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Nashua South tech students present problem-solving ideas

By alan greenwood - Staff Writer | Jun 4, 2022

Members of Green Thumbs at Wednesday’s Final Engineering Presentations at Nashua South include, from left, are Ulnima Stanley, Ashley Davis, Timothy Sanroma, and Patrick Nguyen.

NASHUA – There is homework, and then there is working at home to research, design and create a prototype that could be marketed as a solution to every-day problems.

That is how Nashua High School South students in the Nashua Technology Center program has devoted a large chunk of their free time.

Wednesday morning, two groups presented the results of their efforts before a panel of local engineering professionals, getting their feedback and suggestions on how to improve their products.

SLAY – the Southern NH Local Accessibility Youth Group – including seniors Ben Kaplan, Abby Finchum, TJ Klein, and junior Marina Blokhin – developed the Viva Drop, designed to help visually impaired and blind people to measure small amounts of liquid, such as that in a syringe.

Green Thumb, the team including Ulinma Stanley, Ashley Davis, Timothy Sanroma and Patrick Nguyen, created a koozie for aerosol cans to prevent them from over-heating and exploding.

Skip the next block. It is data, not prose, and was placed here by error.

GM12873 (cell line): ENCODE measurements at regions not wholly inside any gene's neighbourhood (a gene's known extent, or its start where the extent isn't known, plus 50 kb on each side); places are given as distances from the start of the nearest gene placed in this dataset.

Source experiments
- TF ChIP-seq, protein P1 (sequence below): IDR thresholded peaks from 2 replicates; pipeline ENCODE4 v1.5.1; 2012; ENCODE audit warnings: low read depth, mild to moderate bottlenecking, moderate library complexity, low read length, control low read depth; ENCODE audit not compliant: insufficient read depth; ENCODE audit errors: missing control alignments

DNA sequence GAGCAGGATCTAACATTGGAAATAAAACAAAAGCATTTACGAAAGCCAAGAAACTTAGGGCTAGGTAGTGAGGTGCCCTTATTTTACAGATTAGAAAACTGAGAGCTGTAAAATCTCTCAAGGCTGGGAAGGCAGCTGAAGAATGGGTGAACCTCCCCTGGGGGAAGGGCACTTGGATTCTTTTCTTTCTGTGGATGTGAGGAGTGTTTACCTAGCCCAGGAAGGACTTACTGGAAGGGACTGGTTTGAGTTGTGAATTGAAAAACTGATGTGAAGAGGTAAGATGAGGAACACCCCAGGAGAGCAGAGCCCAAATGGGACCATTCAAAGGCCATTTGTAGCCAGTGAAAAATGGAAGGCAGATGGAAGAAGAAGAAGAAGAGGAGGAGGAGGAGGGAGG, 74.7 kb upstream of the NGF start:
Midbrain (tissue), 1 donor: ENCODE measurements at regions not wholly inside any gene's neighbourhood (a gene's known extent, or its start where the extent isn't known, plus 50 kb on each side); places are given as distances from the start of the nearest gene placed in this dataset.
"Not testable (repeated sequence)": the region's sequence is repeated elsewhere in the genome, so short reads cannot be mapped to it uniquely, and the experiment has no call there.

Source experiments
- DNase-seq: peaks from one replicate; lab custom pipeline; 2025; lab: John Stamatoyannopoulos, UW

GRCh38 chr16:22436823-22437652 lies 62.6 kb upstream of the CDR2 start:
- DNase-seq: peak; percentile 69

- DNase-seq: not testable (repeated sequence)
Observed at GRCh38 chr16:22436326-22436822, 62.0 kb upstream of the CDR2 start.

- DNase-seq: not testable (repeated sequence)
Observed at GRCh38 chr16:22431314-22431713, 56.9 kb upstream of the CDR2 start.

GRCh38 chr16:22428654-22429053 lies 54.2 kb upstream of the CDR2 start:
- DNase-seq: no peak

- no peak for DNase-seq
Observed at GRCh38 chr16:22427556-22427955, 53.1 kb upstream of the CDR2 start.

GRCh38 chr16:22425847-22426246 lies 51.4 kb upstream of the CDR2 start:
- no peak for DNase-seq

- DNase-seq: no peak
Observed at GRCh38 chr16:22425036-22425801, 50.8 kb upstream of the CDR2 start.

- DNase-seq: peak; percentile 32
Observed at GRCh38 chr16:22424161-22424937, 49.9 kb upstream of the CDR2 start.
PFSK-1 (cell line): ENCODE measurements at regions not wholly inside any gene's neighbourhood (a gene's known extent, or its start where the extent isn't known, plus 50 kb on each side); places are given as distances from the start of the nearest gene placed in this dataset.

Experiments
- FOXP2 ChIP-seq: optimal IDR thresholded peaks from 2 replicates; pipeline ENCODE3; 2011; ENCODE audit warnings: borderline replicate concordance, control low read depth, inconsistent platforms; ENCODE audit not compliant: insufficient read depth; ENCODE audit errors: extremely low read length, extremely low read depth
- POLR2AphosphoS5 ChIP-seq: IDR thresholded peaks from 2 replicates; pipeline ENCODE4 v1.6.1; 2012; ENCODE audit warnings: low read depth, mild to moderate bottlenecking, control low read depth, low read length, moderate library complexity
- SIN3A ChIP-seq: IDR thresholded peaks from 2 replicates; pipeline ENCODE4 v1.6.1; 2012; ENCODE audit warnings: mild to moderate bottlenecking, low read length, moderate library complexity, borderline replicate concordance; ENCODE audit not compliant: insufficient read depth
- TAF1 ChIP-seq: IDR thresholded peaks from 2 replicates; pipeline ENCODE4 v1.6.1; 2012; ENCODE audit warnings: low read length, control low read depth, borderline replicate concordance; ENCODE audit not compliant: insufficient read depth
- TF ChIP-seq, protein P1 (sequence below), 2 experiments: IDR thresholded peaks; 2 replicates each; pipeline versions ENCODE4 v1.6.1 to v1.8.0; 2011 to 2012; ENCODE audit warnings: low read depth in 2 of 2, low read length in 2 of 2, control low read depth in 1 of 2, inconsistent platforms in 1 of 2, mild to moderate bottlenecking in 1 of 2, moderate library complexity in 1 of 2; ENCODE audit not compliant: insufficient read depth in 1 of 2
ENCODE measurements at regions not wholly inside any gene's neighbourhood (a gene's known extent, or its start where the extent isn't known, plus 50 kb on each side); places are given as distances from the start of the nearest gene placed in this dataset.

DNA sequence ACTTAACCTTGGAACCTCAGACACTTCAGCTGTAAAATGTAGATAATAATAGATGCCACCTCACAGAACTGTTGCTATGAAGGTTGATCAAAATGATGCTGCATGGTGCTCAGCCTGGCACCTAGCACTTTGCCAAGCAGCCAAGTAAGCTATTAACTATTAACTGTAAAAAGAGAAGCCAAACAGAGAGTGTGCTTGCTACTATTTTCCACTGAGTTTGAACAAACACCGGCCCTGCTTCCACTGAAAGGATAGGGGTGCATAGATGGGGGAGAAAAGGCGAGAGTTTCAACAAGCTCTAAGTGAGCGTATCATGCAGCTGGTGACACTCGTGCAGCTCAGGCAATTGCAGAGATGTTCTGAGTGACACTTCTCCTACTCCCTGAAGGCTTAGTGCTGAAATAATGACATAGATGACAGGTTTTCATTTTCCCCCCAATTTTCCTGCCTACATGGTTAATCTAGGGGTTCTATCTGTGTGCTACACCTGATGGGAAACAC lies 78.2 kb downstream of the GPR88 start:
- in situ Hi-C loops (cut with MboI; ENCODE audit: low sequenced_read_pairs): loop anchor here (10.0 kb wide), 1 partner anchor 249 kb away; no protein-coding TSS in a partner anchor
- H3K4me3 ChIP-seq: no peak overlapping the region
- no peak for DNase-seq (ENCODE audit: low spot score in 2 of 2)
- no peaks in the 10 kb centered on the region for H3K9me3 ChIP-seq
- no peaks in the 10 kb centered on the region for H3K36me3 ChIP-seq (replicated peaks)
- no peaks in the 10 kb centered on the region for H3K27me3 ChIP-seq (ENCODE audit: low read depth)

And, Three Blockatiers – Mal Guilmain, Ryan Salemi, and Andrew Staveley – who developed individual power blocks, with on/off switches, to replace multi-outlet power strips.

The volunteer engineering professionals on hand included:

Xaymara Perez, a senior principal mechanical engineer for Raytheon Missiles and Defense; Mordecai Veldt, a mechanical engineer for Durridge, which manufactures radon and thoron measurement devices; Christine Miska, the business area engineering director for the Countermeasure and Electromagnetic with BAE Systems; and Brad Goodman, a volunteer instructor and and resource manager at Make-It-Labs in Nashua and a hardware and software architect, and distinguished member of technical staff at Dell Technologies.

In developing their products the teams first researched the need, if any, for a particular device and adjusted their plans accordingly. Individual engineers on each team divided the work to match their areas of strength. Finally, with detailed design plans in place, the teams worked to meet a May 31 deadline for having their prototypes ready for evaluation.

A side benefit, as the Green Thumb team reported in their portfolio, was the opportunity to form connections with one another.

“We progressed from Strangers who barely spoke in class to teammates who talked about projects and how we were doing in general,” the statement read.

“We grew closer to one another and learned new things from one another.”


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